After Nehemiah led the children of Israel to rebuild the walls of Jerusalem, fend off attacks from their adversaries, and refocus on their spiritual identity as a people, you might think that the work had been completed. The temple had been rebuilt; the walls were now secure. The basic physical structures of Jerusalem had been reconstituted, though certainly much rubble remained. In fact, the people themselves recognized the challenges that remained in their capital city. “Now the leaders of the people dwelt at Jerusalem; the rest of the people cast lots to bring one out of ten to dwell in Jerusalem, the holy city, and nine-tenths were to dwell in other cities. And the people blessed all the men who willingly offered themselves to dwell at Jerusalem (Neh. 11:1-2). It was a sacrifice to live in Jerusalem during these times. The land had been devastated and the buildings burned and destroyed. They had built walls to protect the city and the temple, but it was an impoverished city, to be sure. However, both leaders and volunteers from among the people were willing to give up perhaps a more profitable and easier living in their own home cities in order to stay and reclaim Jerusalem as the vibrant center of their culture. Thus, they had to reconstitute not only a citizenry but also workforce. They needed people in different roles, whether leaders and overseers, priests and Levites, mighty men of valor to protect the city and gatekeepers to watch the walls, men to do the work of the temple and men to do work outside the temple, people to lead in worship and others to sing and be in charge of practical matters (Neh. 11:3-36). They needed all of these people, because a rebuilt temple surrounded by a rebuilt wall means nothing without people within them fulfilling their purpose.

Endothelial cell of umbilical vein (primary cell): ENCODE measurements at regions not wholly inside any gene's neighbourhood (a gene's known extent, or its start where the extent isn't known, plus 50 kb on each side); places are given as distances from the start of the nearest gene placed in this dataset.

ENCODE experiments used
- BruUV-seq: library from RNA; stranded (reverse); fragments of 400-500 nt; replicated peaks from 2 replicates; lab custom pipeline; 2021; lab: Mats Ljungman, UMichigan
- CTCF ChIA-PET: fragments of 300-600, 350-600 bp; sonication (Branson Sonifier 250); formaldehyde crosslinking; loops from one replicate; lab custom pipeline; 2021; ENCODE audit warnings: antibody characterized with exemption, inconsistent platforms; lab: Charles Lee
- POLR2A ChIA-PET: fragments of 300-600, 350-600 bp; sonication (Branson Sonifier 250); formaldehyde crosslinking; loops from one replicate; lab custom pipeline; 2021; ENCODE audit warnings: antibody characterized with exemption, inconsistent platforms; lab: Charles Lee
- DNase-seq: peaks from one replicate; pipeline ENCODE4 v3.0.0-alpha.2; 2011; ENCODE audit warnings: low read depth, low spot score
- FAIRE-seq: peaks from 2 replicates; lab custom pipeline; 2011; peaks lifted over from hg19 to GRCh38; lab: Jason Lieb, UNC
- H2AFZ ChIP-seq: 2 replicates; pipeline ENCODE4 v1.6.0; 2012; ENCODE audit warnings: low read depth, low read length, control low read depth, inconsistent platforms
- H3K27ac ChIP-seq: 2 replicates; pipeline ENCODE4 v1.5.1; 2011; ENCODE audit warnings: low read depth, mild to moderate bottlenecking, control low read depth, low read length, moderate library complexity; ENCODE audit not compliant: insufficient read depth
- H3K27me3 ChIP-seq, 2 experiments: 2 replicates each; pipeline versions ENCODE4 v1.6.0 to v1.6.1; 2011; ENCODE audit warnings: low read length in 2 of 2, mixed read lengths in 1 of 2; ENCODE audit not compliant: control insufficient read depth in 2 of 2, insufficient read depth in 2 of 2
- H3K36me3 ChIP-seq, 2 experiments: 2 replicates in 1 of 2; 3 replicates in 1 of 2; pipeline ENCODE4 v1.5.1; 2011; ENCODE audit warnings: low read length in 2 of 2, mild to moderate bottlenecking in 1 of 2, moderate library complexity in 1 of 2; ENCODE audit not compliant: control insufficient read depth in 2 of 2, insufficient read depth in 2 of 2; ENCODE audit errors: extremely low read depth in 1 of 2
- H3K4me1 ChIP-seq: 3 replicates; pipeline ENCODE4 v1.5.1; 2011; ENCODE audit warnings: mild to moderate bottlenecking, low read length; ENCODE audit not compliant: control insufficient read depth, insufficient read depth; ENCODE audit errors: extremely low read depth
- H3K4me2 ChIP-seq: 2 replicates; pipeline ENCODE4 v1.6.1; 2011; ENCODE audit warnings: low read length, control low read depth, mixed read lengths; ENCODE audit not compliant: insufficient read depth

In many ways this reminds me of the perspective required in the work of the church. Far too often we are willing to invest time and money in building a building but remain unwilling to give of ourselves in the work of the Lord for which that building was built. We will give great attention to the classroom complex but little attention to the quality of the curriculum and instruction. We will call for evangelism programs, visitation programs, and youth programs, but then not participate once the programs exist. It appears that we believe church work lies in building a facade of spiritual activity instead of making it a working model. We cannot outsource the work of the church, and the leaders alone cannot do everything required. Therefore, we must determine not only to rebuild the appearance of a healthy congregation but to rebuild the lives of individual Christians.